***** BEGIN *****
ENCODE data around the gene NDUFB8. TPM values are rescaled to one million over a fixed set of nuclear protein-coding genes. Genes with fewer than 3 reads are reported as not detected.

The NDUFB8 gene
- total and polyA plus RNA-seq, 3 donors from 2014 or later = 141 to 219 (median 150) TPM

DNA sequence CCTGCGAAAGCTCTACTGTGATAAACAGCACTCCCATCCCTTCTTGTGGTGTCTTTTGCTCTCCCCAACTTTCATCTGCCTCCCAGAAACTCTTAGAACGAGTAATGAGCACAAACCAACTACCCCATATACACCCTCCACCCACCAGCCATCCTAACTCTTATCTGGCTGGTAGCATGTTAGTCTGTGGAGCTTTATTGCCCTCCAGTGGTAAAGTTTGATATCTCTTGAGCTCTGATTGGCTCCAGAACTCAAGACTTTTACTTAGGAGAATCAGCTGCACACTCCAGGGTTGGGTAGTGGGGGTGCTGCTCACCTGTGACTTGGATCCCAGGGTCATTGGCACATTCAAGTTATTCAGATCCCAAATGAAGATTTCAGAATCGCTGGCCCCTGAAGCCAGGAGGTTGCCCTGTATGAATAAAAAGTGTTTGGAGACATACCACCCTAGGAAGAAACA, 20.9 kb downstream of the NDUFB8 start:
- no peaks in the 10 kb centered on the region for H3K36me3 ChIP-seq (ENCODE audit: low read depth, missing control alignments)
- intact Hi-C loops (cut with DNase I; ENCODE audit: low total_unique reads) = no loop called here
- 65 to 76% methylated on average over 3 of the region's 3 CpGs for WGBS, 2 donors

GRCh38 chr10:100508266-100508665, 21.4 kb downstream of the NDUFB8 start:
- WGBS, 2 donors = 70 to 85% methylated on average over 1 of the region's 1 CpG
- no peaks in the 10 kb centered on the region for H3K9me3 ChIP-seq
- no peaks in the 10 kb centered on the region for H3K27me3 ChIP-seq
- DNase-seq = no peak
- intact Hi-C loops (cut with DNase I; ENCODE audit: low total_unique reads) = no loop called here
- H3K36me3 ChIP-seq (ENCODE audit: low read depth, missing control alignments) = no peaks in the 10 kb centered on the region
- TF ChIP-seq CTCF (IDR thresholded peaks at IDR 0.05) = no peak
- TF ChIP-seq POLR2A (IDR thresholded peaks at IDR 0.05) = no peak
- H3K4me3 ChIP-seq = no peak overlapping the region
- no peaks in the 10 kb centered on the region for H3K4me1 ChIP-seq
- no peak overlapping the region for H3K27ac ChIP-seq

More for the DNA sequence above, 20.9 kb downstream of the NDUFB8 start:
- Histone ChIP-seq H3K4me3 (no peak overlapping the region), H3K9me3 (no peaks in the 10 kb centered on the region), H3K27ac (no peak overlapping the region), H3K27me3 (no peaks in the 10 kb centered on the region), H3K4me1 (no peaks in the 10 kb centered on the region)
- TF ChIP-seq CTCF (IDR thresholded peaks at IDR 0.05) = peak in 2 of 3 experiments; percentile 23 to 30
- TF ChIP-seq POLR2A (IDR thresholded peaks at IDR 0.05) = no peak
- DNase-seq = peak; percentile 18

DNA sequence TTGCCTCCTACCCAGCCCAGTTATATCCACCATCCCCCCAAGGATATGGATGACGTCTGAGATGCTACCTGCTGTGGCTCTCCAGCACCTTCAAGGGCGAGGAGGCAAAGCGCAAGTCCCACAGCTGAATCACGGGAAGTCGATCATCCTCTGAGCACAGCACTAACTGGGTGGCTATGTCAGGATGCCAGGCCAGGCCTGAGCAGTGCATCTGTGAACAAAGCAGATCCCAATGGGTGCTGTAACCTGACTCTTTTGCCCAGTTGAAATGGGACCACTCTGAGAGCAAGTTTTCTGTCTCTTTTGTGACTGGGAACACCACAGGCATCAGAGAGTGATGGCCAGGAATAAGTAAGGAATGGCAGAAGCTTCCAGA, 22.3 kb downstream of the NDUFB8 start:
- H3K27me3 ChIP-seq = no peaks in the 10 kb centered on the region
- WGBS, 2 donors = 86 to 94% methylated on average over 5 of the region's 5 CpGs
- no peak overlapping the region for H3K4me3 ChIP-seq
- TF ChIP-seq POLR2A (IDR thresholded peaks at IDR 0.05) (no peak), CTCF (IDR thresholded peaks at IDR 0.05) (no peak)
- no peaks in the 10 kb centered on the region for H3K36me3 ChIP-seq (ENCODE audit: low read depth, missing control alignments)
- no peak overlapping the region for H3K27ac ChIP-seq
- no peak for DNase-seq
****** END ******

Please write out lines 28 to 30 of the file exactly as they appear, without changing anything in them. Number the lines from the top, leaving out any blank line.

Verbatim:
- no peak overlapping the region for H3K4me3 ChIP-seq
- TF ChIP-seq POLR2A (IDR thresholded peaks at IDR 0.05) (no peak), CTCF (IDR thresholded peaks at IDR 0.05) (no peak)
- no peaks in the 10 kb centered on the region for H3K36me3 ChIP-seq (ENCODE audit: low read depth, missing control alignments)